- The Washington Times - Saturday, May 5, 2007

Sheryl Crow has taken a stand for the environment, and it has a lot of folks engaging in potty talk.

No, really. Miss Crow recently set forth an idea to save the environment by regulating America’s toilet-paper usage on the belief it somehow contributes to the apparent trend toward global warming.

However, what struck me about the entertainer’s recent comment on this subject was that Miss Crow, being childless, probably doesn’t realize there’s a whole segment of the population that already doesn’t use toilet paper.

That segment? Children.

In case you missed it, the singer and activist proposed “a limitation be put on how many squares of toilet paper can be used in any one sitting.” She thinks one square should suffice, “except, of course, on those pesky occasions where two to three could be required.”

Miss Crow visited 12 college campuses on a biodiesel bus for a Stop Global Warming College Tour to raise awareness of this environmental issue. Apparently, she’s under the misapprehension that there is anyone under the age of 25 who doesn’t already know about global warming.

Almost by rote, even my youngest children can tell you that global warming is caused by greenhouse gases, and if you ask them what causes greenhouse gases, they’ll say, “We do.”

Hmmm. Awareness doesn’t seem to be the issue.

Oversimplification? Pat answers to complex questions? “Pop curriculum” in today’s science classrooms?

Yes, yes and yes — but awareness, no.

Now we learn via Miss Crow’s blog that reducing our dependence on toilet tissue could save trees, the much-needed producers of oxygen, which in turn would stave off the rising mercury that measures the earth’s temperature. (Or is it the temperature of the earth’s atmosphere? I never get that right. I guess I’m not young enough to understand.) She hasn’t quite worked out the science, but she’s pretty sure it would help.

Don’t even get the singer going on the issue of paper napkins, which she sees as supremely wasteful. To combat the horrific abuse of trees for the production of paper napkins, she has designed a line of shirts with removable sleeves for the purpose of wiping one’s face and even one’s runny nose. The sleeves could be washed and reused.

Again, Miss Crow’s idea seems to suggest a lack of experience with an entire generation. The people in my house don’t use paper napkins unless I remind them. Plus, no one would use a sleeve to wipe his face if that was its intended purpose. The whole reason to use a sleeve is that you’re not supposed to.

In Miss Crow’s environmentally conscious lifestyle, I guess I should give up teaching table manners and personal hygiene in favor of cooling the earth, but let me just say: yuck.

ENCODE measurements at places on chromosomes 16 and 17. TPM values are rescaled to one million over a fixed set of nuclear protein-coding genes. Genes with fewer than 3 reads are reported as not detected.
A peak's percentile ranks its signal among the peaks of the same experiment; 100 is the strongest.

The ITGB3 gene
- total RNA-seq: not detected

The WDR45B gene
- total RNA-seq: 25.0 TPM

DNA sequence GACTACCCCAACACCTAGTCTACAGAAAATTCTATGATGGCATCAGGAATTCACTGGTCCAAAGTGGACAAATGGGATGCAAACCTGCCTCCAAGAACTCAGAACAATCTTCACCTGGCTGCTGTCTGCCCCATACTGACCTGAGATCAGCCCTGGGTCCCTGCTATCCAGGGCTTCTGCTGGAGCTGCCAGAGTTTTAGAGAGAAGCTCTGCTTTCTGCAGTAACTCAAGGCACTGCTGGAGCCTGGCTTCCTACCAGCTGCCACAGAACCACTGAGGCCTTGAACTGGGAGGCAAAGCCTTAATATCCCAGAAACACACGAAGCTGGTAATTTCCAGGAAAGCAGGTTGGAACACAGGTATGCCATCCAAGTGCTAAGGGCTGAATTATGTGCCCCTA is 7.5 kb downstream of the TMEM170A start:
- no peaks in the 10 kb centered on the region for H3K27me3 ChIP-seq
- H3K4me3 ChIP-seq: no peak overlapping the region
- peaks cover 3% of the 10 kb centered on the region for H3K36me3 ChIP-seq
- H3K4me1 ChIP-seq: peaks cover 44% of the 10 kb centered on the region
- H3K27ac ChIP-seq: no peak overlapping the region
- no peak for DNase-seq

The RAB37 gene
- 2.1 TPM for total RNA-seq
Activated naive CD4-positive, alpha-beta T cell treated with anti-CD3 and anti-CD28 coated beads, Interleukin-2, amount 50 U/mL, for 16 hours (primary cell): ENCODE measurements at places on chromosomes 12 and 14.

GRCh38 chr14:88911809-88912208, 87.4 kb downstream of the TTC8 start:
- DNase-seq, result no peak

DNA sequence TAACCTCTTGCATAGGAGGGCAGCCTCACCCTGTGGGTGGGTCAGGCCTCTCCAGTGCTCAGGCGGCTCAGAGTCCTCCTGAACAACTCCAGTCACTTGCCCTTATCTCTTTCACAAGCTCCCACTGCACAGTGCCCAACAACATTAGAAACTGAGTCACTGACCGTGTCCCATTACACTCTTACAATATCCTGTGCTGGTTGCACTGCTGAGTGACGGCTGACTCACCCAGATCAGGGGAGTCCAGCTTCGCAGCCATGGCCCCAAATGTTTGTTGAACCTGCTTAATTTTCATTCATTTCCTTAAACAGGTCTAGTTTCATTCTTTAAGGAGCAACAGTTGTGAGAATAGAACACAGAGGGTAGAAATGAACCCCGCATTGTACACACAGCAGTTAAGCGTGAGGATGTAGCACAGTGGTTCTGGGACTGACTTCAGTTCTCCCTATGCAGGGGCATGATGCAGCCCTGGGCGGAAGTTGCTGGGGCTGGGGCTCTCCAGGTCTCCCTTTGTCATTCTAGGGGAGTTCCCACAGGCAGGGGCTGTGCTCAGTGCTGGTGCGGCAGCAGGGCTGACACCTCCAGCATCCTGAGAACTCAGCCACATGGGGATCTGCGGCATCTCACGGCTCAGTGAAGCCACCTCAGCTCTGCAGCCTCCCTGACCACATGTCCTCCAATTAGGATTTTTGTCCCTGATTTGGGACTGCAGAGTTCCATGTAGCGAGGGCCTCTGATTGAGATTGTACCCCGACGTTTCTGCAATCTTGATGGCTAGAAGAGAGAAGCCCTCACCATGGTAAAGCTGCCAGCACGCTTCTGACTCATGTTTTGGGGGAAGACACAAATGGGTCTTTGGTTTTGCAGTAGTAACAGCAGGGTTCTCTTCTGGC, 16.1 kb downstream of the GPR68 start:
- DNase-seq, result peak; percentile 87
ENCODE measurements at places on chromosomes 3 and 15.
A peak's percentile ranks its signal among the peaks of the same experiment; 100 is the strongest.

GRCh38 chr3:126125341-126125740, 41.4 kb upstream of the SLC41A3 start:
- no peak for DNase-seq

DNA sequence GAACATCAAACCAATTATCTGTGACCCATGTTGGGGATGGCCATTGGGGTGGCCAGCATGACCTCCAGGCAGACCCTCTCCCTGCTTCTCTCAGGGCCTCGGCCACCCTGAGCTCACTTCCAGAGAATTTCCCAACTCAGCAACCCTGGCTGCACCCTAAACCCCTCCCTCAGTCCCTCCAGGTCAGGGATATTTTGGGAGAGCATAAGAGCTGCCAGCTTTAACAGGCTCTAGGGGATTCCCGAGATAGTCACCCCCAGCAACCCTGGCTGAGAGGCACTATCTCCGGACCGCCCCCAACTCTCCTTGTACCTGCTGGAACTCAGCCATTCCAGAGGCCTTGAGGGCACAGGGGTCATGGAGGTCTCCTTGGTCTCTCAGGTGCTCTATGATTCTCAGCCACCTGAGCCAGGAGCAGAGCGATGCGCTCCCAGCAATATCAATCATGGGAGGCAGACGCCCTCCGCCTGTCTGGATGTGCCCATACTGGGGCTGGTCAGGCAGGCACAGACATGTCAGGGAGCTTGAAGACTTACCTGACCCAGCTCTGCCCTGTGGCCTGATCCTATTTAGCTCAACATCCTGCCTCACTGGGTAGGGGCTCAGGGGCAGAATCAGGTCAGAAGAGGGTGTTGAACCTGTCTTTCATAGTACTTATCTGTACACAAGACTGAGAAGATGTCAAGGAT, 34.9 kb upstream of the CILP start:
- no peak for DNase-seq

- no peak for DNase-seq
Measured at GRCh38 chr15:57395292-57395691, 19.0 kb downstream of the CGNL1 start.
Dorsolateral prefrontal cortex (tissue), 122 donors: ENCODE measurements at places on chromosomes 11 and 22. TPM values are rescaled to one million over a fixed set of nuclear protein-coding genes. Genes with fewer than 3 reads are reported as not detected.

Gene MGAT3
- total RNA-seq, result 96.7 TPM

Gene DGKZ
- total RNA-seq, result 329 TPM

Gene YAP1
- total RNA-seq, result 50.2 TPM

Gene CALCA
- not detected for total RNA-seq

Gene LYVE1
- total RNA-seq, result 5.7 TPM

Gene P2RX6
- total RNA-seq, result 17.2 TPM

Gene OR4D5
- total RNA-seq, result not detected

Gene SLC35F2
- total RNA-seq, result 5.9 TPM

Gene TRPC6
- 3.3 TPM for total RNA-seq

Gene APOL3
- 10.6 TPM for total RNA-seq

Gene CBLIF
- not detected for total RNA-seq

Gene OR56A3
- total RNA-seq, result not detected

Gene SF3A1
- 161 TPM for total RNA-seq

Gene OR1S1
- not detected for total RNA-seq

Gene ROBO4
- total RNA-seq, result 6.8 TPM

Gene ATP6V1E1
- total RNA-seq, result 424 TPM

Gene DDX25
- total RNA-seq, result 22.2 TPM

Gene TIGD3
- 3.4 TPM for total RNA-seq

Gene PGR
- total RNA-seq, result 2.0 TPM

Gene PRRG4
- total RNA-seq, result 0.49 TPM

Also, no.

Sorry Miss Crow, much as you’d like me to jump on your biodiesel bandwagon and reduce my family’s environmental impact in the world, I just don’t think these suggestions are likely to make a dent. At least, I hope they don’t make a dent around my house.

As I said, Miss Crow has no children, so she probably can’t appreciate the unpleasant yet necessary measures some of us take to get people to use toilet paper in the first place. (Moreover, the reason we know some of our children don’t bother with toilet tissue is because they also don’t consistently flush the commode. I guess Miss Crow would applaud their water-conservation habits, whereas I think this is a problem for the environment — my environment, anyway).

What’s really important is that the mere mention of Miss Crow’s low-impact potty proposal pretty much grossed out everyone in my home. Presumably she was out to make a viable suggestion and get folks to think. What she got us thinking about was more hand washing.

I don’t want to make a blanket pronouncement about celebrities and political causes, but this sort of thing does remind us that the relationship between popularity and perspicacity isn’t always obvious. Maybe this is a sweeping generalization, but the mere fact someone has recorded a music album or starred in a hit film or TV show doesn’t engender a whole lot of confidence in his or her analytical skills. To wit: Miss Crow’s vague science on conserving the Charmin, even if she does say her suggestion was really just a joke.

Certainly, it’s Miss Crow’s right to use her fame to garner attention for the issues about which she’s passionate. Overall, though, it seems celebrity activists reveal a certain … let’s say, simplicity … that maybe doesn’t help their causes much.

Anyway, thanks but no thanks on the toilet-paper thing. There aren’t enough plies on even the thickest roll of ultrasoft, megacushy toilet tissue to compensate for the several sheets Miss Crow says we can do without, and that’s all I’m going to say about the subject.

Here’s what I’m waiting for: A celebrity who’s willing to speak out on behalf of toilet flushing. I can just imagine how much cleaner our world would be if some famous, Hollywood “A” lister would put together a cross-country concert tour to encourage the consistent, considerate use of the courtesy flush.

The Flush for Friendship Tour — with potty stops every couple of hours. Hey, it could work.

Just imagine all those grateful moms across America.

Columnist Marybeth Hicks, a wife of 20 years and mother of four children, lives in the Midwest. She is the author of “The Perfect World Inside My Minivan — One Mom’s Journey Through the Streets of Suburbia,” a compilation of her columns. She uses her column to share her perspective on issues and experiences that shape families nationwide. Visit her Web site (www.marybeth hicks.com) or send e-mail to [email protected]

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